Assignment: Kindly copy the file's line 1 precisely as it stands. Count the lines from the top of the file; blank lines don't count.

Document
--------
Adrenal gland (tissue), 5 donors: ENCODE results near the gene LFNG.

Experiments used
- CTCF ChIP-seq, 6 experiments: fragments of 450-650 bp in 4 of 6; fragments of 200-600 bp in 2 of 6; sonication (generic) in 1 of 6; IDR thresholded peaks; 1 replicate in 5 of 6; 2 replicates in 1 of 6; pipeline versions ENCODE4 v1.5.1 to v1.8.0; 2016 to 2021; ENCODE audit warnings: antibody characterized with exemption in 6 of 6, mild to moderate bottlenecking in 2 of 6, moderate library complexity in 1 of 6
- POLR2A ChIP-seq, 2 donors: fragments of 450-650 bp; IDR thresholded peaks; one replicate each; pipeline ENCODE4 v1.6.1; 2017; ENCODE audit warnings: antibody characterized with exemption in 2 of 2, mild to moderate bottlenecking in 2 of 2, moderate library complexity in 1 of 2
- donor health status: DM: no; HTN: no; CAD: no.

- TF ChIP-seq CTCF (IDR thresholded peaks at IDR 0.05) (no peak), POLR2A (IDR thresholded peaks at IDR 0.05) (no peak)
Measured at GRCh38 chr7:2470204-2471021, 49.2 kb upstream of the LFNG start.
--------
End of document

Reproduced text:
Adrenal gland (tissue), 5 donors: ENCODE results near the gene LFNG.